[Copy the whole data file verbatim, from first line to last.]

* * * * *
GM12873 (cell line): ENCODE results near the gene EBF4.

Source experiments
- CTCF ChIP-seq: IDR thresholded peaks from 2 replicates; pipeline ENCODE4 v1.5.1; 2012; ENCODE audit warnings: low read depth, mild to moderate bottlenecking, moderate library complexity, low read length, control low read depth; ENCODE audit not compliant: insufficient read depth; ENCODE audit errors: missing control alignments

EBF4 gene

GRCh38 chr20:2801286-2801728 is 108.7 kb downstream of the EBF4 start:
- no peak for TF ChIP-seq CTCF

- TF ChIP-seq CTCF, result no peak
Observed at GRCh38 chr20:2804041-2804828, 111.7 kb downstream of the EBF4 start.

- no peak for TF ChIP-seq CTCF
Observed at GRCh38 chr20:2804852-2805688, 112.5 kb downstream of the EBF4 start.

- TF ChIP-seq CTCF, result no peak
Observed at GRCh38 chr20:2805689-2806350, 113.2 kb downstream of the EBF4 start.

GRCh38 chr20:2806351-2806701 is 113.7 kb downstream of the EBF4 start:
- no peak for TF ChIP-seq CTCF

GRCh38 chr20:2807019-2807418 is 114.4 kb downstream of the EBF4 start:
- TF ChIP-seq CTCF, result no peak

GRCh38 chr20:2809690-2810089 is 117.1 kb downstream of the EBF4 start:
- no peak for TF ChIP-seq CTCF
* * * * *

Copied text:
GM12873 (cell line): ENCODE results near the gene EBF4.

Source experiments
- CTCF ChIP-seq: IDR thresholded peaks from 2 replicates; pipeline ENCODE4 v1.5.1; 2012; ENCODE audit warnings: low read depth, mild to moderate bottlenecking, moderate library complexity, low read length, control low read depth; ENCODE audit not compliant: insufficient read depth; ENCODE audit errors: missing control alignments

EBF4 gene

GRCh38 chr20:2801286-2801728 is 108.7 kb downstream of the EBF4 start:
- no peak for TF ChIP-seq CTCF

- TF ChIP-seq CTCF, result no peak
Observed at GRCh38 chr20:2804041-2804828, 111.7 kb downstream of the EBF4 start.

- no peak for TF ChIP-seq CTCF
Observed at GRCh38 chr20:2804852-2805688, 112.5 kb downstream of the EBF4 start.

- TF ChIP-seq CTCF, result no peak
Observed at GRCh38 chr20:2805689-2806350, 113.2 kb downstream of the EBF4 start.

GRCh38 chr20:2806351-2806701 is 113.7 kb downstream of the EBF4 start:
- no peak for TF ChIP-seq CTCF

GRCh38 chr20:2807019-2807418 is 114.4 kb downstream of the EBF4 start:
- TF ChIP-seq CTCF, result no peak

GRCh38 chr20:2809690-2810089 is 117.1 kb downstream of the EBF4 start:
- no peak for TF ChIP-seq CTCF